features

Around the Nation
4:50 pm
Fri September 14, 2012

Revisiting Life Magazine's 'Take-Over Generation'

Life magazine cover from the Sept. 14, 1962, issue profiling promising young Americans of the time.
LIFE©1962 Time Inc

Originally published on Sat September 15, 2012 5:19 pm

Note: A shorter version of this story aired on your local member station.

Fifty years ago this month, Life magazine published its take on the 100 most promising young professionals of the midcentury. The special issue, titled "The Take-Over Generation," highlighted some of the "young movers and shakers of the country," Roy Rowan, the magazine's assistant managing editor at the time, tells reporter Richard L. Harris.

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Movie Interviews
3:42 pm
Fri September 14, 2012

Richard Gere On Playing A Jerk You Want To Root For

Originally published on Fri September 14, 2012 4:50 pm

In the new movie Arbitrage, actor Richard Gere plays a Wall Street tycoon who is intent on making money, no matter the fallout. Audie Cornish talks to Gere about the film.

StoryCorps
9:03 pm
Thu September 13, 2012

From Topless Bar To Biology: A Love Story

Biologists Philip and Susan McClinton started their life together, in 1972, in a very different place.
StoryCorps

Originally published on Thu November 15, 2012 10:56 am

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Investigations
5:44 pm
Wed September 12, 2012

When Telemarketers Pocket Money Meant For Charity

Telemarketers at work at an InfoCision call center. The for-profit company solicits millions in charitable donations each year and also provides marketing services to for-profit clients.
Courtesy of InfoCision

Originally published on Thu September 13, 2012 1:55 pm

Americans donate billions of dollars to charity each year, and a portion of that money is raised by telemarketing solicitations.

Some of those charitable contributions are solicited by InfoCision Management Corp., an Ohio-based telemarketing company that, on its website, claims to raise more money for nonprofit organizations over the phone than any other company n the world.

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NolaVie
12:55 pm
Wed September 12, 2012

Urban Icons: Metairie's Muffler Man, battered and bruised by Isaac, down but not out

The Metairie Big Man after the storm.
Glen Abbott

He survived Hurricane Katrina and numerous tropical torments large and small.

But Isaac proved too much for Metairie’s Big Man statue, knocking him from the perch he’s occupied for more than 35 years near the corner of Clearview Parkway and West Napoleon Avenue, breaking off his head and one arm.

The two-story fiberglass “muffler man” has served as a landmark and company mascot for Clearview Auto Title & Notary since 1975, when business owner Sal Mortillaro purchased him for $400 from a New Orleans Midas Muffler shop.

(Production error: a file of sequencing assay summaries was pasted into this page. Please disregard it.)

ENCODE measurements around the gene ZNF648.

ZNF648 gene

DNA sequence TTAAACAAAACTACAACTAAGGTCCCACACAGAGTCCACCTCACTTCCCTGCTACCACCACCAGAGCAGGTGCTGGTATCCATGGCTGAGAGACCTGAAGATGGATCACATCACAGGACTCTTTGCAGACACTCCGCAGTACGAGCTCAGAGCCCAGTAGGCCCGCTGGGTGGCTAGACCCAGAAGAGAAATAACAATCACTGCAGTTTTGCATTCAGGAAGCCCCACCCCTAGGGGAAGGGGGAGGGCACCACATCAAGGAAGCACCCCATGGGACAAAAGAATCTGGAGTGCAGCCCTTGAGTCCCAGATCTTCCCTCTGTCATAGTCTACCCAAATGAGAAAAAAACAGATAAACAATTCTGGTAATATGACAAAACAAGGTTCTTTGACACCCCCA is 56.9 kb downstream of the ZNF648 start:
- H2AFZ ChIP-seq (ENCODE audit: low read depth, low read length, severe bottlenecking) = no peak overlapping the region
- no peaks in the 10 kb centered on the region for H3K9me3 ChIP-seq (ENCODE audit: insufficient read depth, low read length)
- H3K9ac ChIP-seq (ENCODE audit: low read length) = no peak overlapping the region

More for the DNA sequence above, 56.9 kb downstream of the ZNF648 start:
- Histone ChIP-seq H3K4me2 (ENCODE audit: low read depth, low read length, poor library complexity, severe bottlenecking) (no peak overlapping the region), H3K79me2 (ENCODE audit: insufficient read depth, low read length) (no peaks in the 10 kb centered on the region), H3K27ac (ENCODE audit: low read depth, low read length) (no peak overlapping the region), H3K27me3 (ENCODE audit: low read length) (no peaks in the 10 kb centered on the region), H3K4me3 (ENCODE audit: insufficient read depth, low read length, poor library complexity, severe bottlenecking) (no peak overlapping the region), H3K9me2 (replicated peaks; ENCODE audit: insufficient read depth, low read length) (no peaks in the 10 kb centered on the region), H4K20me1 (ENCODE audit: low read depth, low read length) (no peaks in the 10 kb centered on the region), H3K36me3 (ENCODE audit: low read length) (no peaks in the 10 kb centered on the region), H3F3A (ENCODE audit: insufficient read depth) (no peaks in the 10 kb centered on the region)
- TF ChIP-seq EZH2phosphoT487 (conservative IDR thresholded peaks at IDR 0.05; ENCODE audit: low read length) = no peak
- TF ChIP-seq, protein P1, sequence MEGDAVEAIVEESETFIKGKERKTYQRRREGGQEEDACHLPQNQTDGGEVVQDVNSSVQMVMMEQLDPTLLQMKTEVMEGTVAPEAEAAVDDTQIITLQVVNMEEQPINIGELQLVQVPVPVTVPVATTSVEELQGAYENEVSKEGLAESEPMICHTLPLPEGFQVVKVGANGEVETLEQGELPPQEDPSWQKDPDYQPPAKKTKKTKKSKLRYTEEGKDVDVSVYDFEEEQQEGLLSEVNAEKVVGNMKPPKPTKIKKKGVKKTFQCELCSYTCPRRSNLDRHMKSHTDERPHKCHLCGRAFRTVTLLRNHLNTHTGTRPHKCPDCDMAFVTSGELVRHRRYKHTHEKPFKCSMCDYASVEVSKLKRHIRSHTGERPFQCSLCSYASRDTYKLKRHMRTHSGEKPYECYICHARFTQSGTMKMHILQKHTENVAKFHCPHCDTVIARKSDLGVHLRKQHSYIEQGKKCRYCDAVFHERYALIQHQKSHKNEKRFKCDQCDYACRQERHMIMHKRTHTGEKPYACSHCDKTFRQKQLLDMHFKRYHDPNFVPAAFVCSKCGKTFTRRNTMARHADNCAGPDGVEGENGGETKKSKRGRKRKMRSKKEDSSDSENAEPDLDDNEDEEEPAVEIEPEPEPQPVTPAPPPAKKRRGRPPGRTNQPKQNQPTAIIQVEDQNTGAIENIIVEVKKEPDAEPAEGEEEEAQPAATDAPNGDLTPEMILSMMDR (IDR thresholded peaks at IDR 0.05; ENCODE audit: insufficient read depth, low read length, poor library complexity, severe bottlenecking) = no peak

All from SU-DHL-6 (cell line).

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Inside the Arts
12:53 pm
Tue September 11, 2012

Healing Art, A Case for Solomon and Truth Universal on Rap

Today you'll hear from renowned artist Richard Thomas, who takes us on a post Katrina healing journey... and we'll delve into a Louisiana kidnapping mystery, plus gain a little wisdom from the art of rap.

Music Reviews
11:41 am
Mon September 10, 2012

The Forgotten Story Of Memphis' American Studios

"Son of a Preacher Man" was Dusty Springfield's debut on Atlantic. The entire album that spawned it, Dusty in Memphis, was recorded at American Studios.
Stan Meagher Getty Images

Originally published on Mon September 10, 2012 12:41 pm

Memphis has been a music town since anyone can remember, and it's had places to record that music since there have been records. Some of its studios — Sun, Stax and Hi — are well-known, but American Studios produced its share of hits, and yet it remains obscure. But that's all likely to change with Memphis Boys: The Story of American Studios, both a book and a CD out now.

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Education
6:18 pm
Thu September 6, 2012

Students Say They've Been Denied The Right To Read

Michelle Johnson and her family talk about conditions within Detroit's Highland Park schools, in July.
Mike Glinski Mlive Detroit

Originally published on Thu September 6, 2012 7:08 pm

Eight Detroit-area public school students returning to classes this week are plaintiffs against a school system they say has failed them.

Their families and the American Civil Liberties Union say that the Highland Park school system has denied the students the right to learn to read, and that the state has a responsibility to fix that.

Michelle Johnson has five children in Highland Park schools. Her daughter is heading into the 12th grade, but can read at only about the fourth-grade level.

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Music Inside Out with Gwen Thompkins
1:00 pm
Thu September 6, 2012

Jeremy Davenport: A Man & His Horn

  • Jeremy Davenport — A Man & His Horn

When jazz trumpeter Jeremy Davenport got off the road to take a lengthy engagement at the Ritz Carlton Hotel in New Orleans, he said no one seemed more surprised than his former boss — Harry Connick Jr. Davenport had traveled the world in Connick's band, which was and remains, hot stuff.

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Music Reviews
11:14 am
Thu September 6, 2012

Harmony, Teenagers And 'The Complete Story Of Doo-Wop'

Vocal groups like The Ink Spots went on for decades, often without a single member of the original group appearing with them.
Fred Ramage Getty Images

Originally published on Fri September 7, 2012 11:31 am

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